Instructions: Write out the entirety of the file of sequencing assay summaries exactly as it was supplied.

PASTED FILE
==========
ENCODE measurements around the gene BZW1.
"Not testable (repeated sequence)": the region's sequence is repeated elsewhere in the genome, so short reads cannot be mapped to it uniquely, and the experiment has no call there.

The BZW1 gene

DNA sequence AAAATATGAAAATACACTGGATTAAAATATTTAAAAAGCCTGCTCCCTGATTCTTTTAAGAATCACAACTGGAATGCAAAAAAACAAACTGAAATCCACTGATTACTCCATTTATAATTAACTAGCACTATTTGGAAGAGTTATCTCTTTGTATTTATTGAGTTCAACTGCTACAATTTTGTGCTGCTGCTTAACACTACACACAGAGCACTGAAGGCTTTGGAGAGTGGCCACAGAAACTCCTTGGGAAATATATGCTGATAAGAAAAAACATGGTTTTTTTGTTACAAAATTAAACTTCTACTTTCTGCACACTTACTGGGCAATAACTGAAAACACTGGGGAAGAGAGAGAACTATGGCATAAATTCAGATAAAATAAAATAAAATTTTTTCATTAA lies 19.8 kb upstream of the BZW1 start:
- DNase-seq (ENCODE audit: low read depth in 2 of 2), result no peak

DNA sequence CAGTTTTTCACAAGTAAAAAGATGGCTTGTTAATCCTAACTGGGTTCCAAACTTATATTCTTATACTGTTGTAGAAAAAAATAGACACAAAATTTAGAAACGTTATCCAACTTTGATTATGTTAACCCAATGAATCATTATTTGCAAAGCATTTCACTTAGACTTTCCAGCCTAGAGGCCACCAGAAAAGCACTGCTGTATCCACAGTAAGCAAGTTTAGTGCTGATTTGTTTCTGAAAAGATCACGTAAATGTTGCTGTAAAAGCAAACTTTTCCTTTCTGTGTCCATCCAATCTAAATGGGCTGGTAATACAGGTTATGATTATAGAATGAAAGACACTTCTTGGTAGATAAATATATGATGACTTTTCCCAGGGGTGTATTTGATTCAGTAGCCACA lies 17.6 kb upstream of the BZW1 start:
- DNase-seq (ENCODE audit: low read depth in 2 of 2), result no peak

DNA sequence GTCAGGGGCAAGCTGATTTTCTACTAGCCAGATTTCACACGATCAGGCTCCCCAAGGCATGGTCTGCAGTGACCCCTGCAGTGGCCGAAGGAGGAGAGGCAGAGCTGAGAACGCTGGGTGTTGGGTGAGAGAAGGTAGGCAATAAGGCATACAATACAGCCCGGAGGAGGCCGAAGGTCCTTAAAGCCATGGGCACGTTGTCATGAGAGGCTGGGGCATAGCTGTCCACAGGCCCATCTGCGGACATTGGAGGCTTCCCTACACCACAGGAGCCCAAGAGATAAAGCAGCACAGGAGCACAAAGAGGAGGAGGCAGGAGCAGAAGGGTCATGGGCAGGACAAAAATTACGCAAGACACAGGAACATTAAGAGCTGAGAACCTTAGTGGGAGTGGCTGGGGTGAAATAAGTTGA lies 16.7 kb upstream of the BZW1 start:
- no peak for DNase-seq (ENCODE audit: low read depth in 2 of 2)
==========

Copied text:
ENCODE measurements around the gene BZW1.
"Not testable (repeated sequence)": the region's sequence is repeated elsewhere in the genome, so short reads cannot be mapped to it uniquely, and the experiment has no call there.

The BZW1 gene

DNA sequence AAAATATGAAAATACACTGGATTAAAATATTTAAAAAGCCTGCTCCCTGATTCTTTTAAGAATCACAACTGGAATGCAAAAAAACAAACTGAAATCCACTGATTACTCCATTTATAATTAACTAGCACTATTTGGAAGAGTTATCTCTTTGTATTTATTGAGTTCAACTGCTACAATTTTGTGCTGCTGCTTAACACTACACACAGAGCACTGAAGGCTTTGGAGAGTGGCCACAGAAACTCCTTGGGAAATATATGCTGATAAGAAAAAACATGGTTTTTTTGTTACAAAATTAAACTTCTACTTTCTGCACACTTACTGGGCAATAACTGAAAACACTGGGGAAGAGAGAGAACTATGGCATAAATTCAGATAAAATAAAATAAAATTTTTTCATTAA lies 19.8 kb upstream of the BZW1 start:
- DNase-seq (ENCODE audit: low read depth in 2 of 2), result no peak

DNA sequence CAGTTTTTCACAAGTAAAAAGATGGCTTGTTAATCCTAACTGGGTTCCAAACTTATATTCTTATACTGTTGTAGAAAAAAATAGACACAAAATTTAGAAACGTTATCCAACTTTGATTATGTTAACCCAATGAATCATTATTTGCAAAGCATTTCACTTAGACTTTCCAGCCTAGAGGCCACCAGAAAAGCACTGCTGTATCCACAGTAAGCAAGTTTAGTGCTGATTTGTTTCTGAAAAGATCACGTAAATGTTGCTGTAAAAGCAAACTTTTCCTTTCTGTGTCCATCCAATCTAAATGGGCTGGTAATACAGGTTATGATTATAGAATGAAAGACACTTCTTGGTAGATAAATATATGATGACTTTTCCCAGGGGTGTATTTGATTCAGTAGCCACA lies 17.6 kb upstream of the BZW1 start:
- DNase-seq (ENCODE audit: low read depth in 2 of 2), result no peak

DNA sequence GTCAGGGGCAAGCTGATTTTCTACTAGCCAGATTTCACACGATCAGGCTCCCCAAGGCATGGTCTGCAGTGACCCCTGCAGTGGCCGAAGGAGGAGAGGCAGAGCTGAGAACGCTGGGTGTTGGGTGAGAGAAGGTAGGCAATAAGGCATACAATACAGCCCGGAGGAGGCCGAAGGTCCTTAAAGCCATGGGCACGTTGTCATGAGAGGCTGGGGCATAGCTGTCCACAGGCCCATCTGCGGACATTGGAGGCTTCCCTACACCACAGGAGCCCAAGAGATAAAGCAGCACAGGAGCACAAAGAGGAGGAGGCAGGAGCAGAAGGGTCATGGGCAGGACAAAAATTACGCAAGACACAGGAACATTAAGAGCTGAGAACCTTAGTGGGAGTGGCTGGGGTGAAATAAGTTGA lies 16.7 kb upstream of the BZW1 start:
- no peak for DNase-seq (ENCODE audit: low read depth in 2 of 2)